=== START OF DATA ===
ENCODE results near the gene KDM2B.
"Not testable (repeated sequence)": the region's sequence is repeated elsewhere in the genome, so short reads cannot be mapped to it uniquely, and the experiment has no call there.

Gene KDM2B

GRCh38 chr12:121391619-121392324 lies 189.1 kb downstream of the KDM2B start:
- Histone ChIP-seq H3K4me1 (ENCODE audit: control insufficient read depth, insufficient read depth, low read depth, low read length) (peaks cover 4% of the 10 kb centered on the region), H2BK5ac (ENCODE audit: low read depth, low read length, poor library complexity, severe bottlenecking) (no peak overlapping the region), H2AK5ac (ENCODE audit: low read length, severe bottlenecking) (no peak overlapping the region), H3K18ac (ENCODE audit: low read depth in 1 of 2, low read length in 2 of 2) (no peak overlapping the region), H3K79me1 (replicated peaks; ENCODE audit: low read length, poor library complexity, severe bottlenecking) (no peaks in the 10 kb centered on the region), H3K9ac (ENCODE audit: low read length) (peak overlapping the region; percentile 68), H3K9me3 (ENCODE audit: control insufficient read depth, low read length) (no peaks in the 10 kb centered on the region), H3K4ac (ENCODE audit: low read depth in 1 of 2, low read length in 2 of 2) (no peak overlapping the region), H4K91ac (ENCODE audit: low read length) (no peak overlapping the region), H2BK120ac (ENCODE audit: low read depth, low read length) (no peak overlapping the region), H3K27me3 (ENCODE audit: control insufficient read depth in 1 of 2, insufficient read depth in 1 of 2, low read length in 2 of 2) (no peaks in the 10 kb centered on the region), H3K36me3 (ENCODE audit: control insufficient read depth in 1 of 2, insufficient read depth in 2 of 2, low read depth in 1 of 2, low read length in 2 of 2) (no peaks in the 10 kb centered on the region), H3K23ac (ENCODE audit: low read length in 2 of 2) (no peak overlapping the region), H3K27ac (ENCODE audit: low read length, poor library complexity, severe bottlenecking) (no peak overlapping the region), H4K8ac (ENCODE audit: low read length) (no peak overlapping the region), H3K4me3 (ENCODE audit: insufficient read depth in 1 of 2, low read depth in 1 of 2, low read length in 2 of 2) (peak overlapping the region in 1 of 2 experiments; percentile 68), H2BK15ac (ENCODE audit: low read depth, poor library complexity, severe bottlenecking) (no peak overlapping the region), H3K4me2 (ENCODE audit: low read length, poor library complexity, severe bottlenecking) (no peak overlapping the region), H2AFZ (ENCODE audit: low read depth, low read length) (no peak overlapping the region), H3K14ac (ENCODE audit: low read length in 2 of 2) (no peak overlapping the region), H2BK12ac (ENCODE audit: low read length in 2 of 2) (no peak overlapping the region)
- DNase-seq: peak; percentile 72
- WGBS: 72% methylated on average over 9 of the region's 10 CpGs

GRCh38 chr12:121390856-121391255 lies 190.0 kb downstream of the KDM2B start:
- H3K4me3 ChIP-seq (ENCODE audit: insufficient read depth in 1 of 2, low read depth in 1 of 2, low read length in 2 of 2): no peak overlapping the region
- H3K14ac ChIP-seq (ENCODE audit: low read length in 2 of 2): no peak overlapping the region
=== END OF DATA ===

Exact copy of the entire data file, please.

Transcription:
ENCODE results near the gene KDM2B.
"Not testable (repeated sequence)": the region's sequence is repeated elsewhere in the genome, so short reads cannot be mapped to it uniquely, and the experiment has no call there.

Gene KDM2B

GRCh38 chr12:121391619-121392324 lies 189.1 kb downstream of the KDM2B start:
- Histone ChIP-seq H3K4me1 (ENCODE audit: control insufficient read depth, insufficient read depth, low read depth, low read length) (peaks cover 4% of the 10 kb centered on the region), H2BK5ac (ENCODE audit: low read depth, low read length, poor library complexity, severe bottlenecking) (no peak overlapping the region), H2AK5ac (ENCODE audit: low read length, severe bottlenecking) (no peak overlapping the region), H3K18ac (ENCODE audit: low read depth in 1 of 2, low read length in 2 of 2) (no peak overlapping the region), H3K79me1 (replicated peaks; ENCODE audit: low read length, poor library complexity, severe bottlenecking) (no peaks in the 10 kb centered on the region), H3K9ac (ENCODE audit: low read length) (peak overlapping the region; percentile 68), H3K9me3 (ENCODE audit: control insufficient read depth, low read length) (no peaks in the 10 kb centered on the region), H3K4ac (ENCODE audit: low read depth in 1 of 2, low read length in 2 of 2) (no peak overlapping the region), H4K91ac (ENCODE audit: low read length) (no peak overlapping the region), H2BK120ac (ENCODE audit: low read depth, low read length) (no peak overlapping the region), H3K27me3 (ENCODE audit: control insufficient read depth in 1 of 2, insufficient read depth in 1 of 2, low read length in 2 of 2) (no peaks in the 10 kb centered on the region), H3K36me3 (ENCODE audit: control insufficient read depth in 1 of 2, insufficient read depth in 2 of 2, low read depth in 1 of 2, low read length in 2 of 2) (no peaks in the 10 kb centered on the region), H3K23ac (ENCODE audit: low read length in 2 of 2) (no peak overlapping the region), H3K27ac (ENCODE audit: low read length, poor library complexity, severe bottlenecking) (no peak overlapping the region), H4K8ac (ENCODE audit: low read length) (no peak overlapping the region), H3K4me3 (ENCODE audit: insufficient read depth in 1 of 2, low read depth in 1 of 2, low read length in 2 of 2) (peak overlapping the region in 1 of 2 experiments; percentile 68), H2BK15ac (ENCODE audit: low read depth, poor library complexity, severe bottlenecking) (no peak overlapping the region), H3K4me2 (ENCODE audit: low read length, poor library complexity, severe bottlenecking) (no peak overlapping the region), H2AFZ (ENCODE audit: low read depth, low read length) (no peak overlapping the region), H3K14ac (ENCODE audit: low read length in 2 of 2) (no peak overlapping the region), H2BK12ac (ENCODE audit: low read length in 2 of 2) (no peak overlapping the region)
- DNase-seq: peak; percentile 72
- WGBS: 72% methylated on average over 9 of the region's 10 CpGs

GRCh38 chr12:121390856-121391255 lies 190.0 kb downstream of the KDM2B start:
- H3K4me3 ChIP-seq (ENCODE audit: insufficient read depth in 1 of 2, low read depth in 1 of 2, low read length in 2 of 2): no peak overlapping the region
- H3K14ac ChIP-seq (ENCODE audit: low read length in 2 of 2): no peak overlapping the region